Drug checking for fentanyl works with a test strip. A small amount of the substance being tested is mixed with water by a staff member, and a positive or negative result is revealed in minutes. (Fraser Health photo)

Drug-checking started as pilot in four B.C. communities to test for fentanyl

Substance is mixed with water on test strip, and result is revealed in minutes

A new drug-checking service testing for fentanyl is being offered in four B.C. communities as a pilot project from Fraser Health to see if it can prevent fatal drug overdoses.

The target is the “hidden” population that tends to use illicit drugs at home — often alone and in secret because of the stigmatization associated with addiction.

“Of the people who are dying of overdoses, we found that many are doing so in private residences,” said Dr. Aamir Bharmal, medical health officer for Fraser Health.

They figure that total could be as high as 70 per cent of substance users.

“We are looking at how we can change our strategies to reach them,” Dr. Bharmal said.

The four communities where the pilot is underway include New Westminster, Surrey, Maple Ridge and Chilliwack.

The way it works is with a test strip. A small amount of the drug being tested is mixed with water, and a positive or negative result for fentanyl is revealed in minutes. An on-site staff member provides the results and any interpretation, safer use recommendations and sometimes a referral to other support services.

Some people consider this type of service “enabling” but there is another way to look at it.

“We are not encouraging people to do drugs,” Dr. Bharmal countered. “It is about providing information to help people make healthier choices. We recognize that there are safer ways to do things.”

Like other harm reduction services, drug-checking is a prevention tool in the Fraser Health arsenal to combat the overdose crisis. It started as a way to monitor the presence of fentanyl in supervised consumption sites, and this pilot expansion is to compare the locations, and see if they are able to reach the “hidden” population using in private homes.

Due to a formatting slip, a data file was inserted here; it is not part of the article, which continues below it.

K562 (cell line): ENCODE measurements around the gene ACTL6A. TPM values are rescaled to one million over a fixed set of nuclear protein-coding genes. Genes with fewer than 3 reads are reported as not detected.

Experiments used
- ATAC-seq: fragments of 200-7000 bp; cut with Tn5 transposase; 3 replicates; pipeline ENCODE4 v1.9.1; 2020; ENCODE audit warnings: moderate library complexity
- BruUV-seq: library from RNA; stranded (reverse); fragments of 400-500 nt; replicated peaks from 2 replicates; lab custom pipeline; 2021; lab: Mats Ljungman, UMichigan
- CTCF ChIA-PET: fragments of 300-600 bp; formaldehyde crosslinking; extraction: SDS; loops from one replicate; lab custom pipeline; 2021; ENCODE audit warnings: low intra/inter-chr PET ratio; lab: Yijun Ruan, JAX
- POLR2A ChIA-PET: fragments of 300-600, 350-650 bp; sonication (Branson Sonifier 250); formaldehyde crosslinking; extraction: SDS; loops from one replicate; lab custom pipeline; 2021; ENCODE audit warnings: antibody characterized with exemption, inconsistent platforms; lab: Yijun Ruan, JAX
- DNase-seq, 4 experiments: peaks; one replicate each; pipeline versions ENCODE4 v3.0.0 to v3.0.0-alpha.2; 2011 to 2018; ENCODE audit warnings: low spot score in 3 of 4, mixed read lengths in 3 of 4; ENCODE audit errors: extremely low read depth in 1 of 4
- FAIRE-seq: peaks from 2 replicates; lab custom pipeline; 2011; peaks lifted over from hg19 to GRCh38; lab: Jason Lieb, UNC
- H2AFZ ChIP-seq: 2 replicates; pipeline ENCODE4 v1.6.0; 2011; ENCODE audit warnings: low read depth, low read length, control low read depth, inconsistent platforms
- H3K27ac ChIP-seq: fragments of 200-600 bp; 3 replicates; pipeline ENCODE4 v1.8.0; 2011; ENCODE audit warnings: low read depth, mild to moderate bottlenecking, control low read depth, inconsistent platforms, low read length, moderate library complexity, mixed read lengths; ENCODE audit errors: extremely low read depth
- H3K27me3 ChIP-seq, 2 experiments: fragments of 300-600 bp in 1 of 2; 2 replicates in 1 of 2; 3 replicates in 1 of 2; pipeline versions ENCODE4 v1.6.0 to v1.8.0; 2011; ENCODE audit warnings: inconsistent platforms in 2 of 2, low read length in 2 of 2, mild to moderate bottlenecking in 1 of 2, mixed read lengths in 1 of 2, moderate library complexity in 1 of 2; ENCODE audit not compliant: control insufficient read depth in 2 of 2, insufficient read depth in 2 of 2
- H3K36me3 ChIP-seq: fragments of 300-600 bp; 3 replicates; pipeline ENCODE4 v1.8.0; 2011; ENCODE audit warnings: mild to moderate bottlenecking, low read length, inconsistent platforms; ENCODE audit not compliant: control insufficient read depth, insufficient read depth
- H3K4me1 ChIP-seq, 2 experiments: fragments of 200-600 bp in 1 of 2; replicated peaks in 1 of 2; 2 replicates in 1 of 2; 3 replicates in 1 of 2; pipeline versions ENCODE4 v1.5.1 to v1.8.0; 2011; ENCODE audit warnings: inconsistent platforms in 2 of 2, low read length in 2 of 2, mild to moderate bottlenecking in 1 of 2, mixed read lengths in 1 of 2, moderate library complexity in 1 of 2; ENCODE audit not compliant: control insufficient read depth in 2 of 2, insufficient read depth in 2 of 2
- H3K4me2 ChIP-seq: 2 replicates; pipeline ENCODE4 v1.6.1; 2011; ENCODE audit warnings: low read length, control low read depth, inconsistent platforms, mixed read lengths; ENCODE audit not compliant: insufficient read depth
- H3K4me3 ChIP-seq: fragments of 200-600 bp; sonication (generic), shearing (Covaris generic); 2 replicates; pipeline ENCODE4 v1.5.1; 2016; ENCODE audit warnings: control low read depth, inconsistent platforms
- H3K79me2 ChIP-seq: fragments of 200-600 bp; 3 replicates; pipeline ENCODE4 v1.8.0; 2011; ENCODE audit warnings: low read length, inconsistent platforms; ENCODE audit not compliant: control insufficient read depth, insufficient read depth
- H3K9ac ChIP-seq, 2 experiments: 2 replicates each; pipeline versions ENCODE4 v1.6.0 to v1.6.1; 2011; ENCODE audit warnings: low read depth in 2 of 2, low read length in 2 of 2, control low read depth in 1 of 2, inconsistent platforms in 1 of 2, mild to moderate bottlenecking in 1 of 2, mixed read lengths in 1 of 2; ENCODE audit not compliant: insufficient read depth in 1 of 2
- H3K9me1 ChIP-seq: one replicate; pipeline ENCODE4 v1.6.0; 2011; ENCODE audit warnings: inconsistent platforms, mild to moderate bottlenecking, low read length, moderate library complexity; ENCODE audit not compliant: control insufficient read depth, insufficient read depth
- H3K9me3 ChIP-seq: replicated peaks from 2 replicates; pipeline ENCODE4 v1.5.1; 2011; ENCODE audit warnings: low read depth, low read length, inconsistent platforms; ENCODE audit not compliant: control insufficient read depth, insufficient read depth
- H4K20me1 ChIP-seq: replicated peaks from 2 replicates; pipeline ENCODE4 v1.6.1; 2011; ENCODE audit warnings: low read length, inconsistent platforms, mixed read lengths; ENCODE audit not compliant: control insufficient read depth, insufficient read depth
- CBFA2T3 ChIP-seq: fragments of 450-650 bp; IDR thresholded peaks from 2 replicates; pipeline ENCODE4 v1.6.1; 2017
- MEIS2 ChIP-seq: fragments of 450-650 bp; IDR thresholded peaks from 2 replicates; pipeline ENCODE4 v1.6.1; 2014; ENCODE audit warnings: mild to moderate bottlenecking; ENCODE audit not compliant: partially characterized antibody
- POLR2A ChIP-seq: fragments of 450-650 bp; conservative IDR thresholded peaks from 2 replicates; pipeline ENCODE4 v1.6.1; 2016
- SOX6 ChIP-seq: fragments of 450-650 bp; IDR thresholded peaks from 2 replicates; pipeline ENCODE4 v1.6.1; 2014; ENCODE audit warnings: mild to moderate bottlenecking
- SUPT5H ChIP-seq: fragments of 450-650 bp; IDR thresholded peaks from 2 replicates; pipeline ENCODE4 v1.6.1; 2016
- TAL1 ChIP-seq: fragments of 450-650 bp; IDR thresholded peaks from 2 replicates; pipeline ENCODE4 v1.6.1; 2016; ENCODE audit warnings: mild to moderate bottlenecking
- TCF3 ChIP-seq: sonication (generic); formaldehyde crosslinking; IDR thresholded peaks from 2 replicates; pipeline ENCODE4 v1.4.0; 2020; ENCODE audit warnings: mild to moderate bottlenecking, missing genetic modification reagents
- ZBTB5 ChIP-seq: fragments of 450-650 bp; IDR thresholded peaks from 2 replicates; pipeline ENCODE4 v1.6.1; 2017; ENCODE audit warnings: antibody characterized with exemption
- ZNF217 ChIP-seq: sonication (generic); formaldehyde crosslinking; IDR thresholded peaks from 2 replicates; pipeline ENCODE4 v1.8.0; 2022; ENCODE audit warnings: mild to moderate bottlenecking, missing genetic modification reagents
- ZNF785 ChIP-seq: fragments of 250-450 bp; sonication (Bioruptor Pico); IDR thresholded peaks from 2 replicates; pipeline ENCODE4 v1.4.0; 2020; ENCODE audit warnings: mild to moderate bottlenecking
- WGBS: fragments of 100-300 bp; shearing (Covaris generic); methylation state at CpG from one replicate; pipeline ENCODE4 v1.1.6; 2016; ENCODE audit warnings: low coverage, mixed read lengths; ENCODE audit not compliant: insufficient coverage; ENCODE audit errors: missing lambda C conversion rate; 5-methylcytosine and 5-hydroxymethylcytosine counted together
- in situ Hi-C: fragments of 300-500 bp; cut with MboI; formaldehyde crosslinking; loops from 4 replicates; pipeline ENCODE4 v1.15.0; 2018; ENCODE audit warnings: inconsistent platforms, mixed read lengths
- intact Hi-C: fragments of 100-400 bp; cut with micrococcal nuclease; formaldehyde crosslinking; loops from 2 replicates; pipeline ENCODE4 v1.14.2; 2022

The BTNX Fentanyl Test Strips only indicate a positive or negative result for the presence of fentanyl.

“That is one of the limitations,” Dr. Bharmal said.

They do not show how much fentanyl is in the sample, or if there are other substances, analogues or adulterants present.

Some who find out that their drugs are in fact contaminated will still attempt to use, but with a smaller dose. Others will throw it out to be on the safe side, the doctor said.

“We will be evaluating what they do once they find out,” he said.

The pilot project runs until Sept. 30, at which point Fraser Health will consider the results.

See more details about the program.


@CHWKjourno
jfeinberg@theprogress.com

Like us on Facebook and follow us on Twitter.

Just Posted

Highest earning staff at Fraser-Cascade School District made public

Also board looks into seat belts on school buses, Marv Cope gets road in his memory

Oscar-winning producer J. Miles Dale on filming horror-thriller in Hope

In an exclusive interview, Dale explains why the town plays a large role in Antlers

Tarl rocks Silver Chalice Saturday

After spending summers in Hope visiting his grandmother, musician Tarl returns to… Continue reading

WATCH: Brother of missing Hope woman makes emotional appeal for more media attention

Next search for Shawnee Inyallie Nov. 18 along Highway 1 towards Boston Bar

Gas price drop expected to hit Fraser Valley today

Analyst says to take advantage, warns slight increase may follow

REPLAY: B.C’s best video this week

In case you missed it, here’s a look at the replay-worth highlights from this week across the province

Privacy concerns over credit card use for legal online pot purchases

Worries follow privacy breaches at some Canadian cannabis retailers

Vancouver Police look for man in connection to ‘sexually motivated’ assault

Woman says man followed her into an apartment building

NEB approves operating pressure increase to repaired Enbridge pipeline

The pipeline burst outside of Prince George on Oct. 9, now operating at 85 per cent

B.C. VIEWS: Setting speed limits in a post-fact political environment

Media prefer ‘speed kills’ narrative, even when it fails to appear

Controversy erupts over Japanese flag in B.C. classroom

Online petition demanding removal has collected more than 5,700 signatures

Death toll rises to 76 in California fire with winds ahead

Nearly 1,300 people remain unaccounted for more than a week after the fire began

Trump says report on Khashoggi death expected in a few days

Jamal Khashoggi was a columnist for The Washington Post who was slain Oct. 2 inside the Saudi Consulate in Istanbul

Most Read